Does This Pertain to You?

You may be questioning whether the above reasons pertain to you or whether it is worth the effort to go through the process of preparing a journal paper. It certainly is more work than writing a conference paper. To provide broader context and more technical content, you will have to do more work. In most cases, there are a combination of reasons that motivate one to write a journal paper. Each person has different motivations and there are different motivators for specific publications. As noted above, a record of journal publications is an important credential for a researcher. However, there are many reasons and combinations of reasons. In looking at the above list of reasons, you may consider how they pertain to you.

Obviously, I would not be writing this article if I did not think journal publications are important. They are the primary means of technical communication in noise control engineering and many other fields. The way I look at it is that conference papers provide interesting new information or ideas, and journal papers provide new paths to follow. You just cannot provide enough information or validation in most conference papers.

With instant communications, blogs, social media, and virtual conferences, the journal paper may seem out of date. However, none of these means of communication provides a means to thoroughly document your work with a rigorous technical review to assure its validity. In many instances, conference proceedings are only available to conference attendees or hard to find when searching for relevant information on a topic.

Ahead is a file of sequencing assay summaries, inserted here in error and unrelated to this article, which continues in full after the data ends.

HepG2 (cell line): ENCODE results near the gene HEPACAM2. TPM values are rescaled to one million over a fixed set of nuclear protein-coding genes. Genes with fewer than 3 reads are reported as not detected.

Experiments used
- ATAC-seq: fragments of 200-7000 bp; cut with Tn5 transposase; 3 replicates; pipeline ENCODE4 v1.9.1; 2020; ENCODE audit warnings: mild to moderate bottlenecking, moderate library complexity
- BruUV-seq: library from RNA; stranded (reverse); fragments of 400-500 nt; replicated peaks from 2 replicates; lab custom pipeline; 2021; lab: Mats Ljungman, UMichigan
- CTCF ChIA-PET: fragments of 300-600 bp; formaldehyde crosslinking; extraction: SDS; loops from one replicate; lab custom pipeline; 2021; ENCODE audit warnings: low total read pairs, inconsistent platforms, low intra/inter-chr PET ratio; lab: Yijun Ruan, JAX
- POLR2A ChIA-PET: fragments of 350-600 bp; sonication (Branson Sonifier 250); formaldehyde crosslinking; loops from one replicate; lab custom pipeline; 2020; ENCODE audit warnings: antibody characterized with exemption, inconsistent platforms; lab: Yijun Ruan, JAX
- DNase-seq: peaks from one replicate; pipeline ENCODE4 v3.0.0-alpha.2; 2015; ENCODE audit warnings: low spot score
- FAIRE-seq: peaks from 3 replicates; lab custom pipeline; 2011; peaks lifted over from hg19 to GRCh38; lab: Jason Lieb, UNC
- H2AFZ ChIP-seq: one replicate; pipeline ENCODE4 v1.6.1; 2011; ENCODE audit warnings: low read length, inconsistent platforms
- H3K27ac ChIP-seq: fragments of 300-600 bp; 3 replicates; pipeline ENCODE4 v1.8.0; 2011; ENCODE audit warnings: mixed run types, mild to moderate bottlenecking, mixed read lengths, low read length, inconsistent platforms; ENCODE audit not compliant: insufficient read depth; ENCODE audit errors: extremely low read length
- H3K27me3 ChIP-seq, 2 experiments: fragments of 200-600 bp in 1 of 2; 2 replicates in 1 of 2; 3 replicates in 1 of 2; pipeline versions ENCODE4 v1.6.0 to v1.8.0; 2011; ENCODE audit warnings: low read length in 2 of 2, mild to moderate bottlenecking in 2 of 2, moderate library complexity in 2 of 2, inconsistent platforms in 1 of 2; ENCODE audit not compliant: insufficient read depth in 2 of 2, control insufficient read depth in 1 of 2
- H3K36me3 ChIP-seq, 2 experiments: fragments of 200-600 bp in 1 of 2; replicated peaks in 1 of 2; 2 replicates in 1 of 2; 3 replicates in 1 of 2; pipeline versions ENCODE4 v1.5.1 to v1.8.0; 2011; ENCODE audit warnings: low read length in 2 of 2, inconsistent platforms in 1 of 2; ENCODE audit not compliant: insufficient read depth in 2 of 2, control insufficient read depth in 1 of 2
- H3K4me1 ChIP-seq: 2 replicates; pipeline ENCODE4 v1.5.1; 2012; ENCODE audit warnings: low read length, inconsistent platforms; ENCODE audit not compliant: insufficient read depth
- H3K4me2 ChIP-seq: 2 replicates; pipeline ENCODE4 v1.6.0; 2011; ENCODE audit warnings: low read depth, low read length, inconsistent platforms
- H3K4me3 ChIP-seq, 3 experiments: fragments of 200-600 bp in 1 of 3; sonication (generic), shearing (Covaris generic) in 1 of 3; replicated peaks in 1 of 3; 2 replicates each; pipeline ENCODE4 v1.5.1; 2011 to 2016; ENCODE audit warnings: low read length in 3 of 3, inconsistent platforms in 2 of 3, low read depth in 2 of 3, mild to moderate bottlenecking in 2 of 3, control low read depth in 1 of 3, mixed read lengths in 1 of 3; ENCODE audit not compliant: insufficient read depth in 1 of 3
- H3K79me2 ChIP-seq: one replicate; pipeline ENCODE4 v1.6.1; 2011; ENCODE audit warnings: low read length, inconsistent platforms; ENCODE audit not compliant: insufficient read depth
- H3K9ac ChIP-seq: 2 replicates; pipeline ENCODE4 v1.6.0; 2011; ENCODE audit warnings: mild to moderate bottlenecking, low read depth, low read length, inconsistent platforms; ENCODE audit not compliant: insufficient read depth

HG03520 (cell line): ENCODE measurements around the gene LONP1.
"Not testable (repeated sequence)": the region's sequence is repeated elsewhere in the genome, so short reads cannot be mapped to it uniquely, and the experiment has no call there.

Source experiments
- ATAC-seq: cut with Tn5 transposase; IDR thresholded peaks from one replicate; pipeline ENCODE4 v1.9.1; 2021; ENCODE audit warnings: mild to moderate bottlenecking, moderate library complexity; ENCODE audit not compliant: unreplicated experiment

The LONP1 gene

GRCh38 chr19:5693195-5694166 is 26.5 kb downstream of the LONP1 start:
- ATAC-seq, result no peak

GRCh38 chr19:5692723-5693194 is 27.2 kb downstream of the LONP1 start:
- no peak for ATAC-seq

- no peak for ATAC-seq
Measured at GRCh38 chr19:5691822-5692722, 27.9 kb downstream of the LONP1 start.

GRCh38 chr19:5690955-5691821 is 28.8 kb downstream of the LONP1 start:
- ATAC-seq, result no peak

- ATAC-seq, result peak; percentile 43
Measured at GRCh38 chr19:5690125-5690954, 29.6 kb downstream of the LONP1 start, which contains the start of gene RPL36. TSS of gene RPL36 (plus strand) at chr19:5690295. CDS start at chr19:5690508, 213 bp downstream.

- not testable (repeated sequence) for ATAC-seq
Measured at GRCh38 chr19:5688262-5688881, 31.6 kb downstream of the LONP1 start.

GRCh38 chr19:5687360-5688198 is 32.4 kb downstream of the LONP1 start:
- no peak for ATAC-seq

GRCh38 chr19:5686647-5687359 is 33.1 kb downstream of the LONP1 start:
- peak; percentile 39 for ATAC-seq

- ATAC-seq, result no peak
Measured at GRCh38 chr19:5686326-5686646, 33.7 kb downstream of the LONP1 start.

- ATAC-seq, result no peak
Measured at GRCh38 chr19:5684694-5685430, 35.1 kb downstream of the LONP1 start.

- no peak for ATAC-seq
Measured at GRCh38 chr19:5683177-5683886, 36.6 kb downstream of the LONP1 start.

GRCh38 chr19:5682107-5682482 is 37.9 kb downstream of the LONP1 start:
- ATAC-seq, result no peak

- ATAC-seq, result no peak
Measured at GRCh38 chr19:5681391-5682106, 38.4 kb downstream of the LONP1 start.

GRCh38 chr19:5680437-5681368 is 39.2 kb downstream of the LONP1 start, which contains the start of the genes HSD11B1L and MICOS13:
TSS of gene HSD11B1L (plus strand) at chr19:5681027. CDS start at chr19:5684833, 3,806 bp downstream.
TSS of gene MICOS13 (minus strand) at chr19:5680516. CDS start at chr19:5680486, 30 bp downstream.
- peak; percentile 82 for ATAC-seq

There is still no better way to thoroughly communicate your research findings and no better way to provide a long-term reference. Clearly a paper is not a paper, but an electronic record. However, the essential value of having a permanent record that is comprehensive and technically reviewed remains. In some ways the value may have increased as the amount of information and disinformation grows. With modern search engines, a researcher can search everything published on a topic in every journal in seconds.

You should consider whether your work should be permanently documented. My experience is that many engineers feel their work is not sufficient to warrant a journal paper. This may be the opposite of the ego motivation noted above. If you have done good work and can thoroughly explain new controls, new measurement methods, new methods of analysis, or novel applications of these, you should prepare a journal paper. If what you have done is not new or a novel application, the review process will let you know and probably help you to understand where you could redirect your efforts. Having feedback from the review process can be enlightening and help you to understand your work in a boarder context.

I want to deal with a few common comments and questions I have heard when discussing writing journal papers.

  1. “My organization does not encourage writing papers. I only write conference papers so that I can attend conferences. I would have to write a journal paper on my own time and my company would not see any value in it.”

These concerns and variations on this theme are common. I understand these comments. One of my first employers discouraged writing papers for fear that trade secrets would be leaked. I still worked on my own time to write conference papers and journal papers. I often had to fight protracted battles with management and the legal department to get these published. Many years later when I decided to seek a new employer, I found the value of this work. I got comments from interviewers that went something like this: “We know how difficult this was with your former employer. They probably were not happy about all the publications. When did you find time to do this work? This is outstanding. You clearly know how to do world class research.”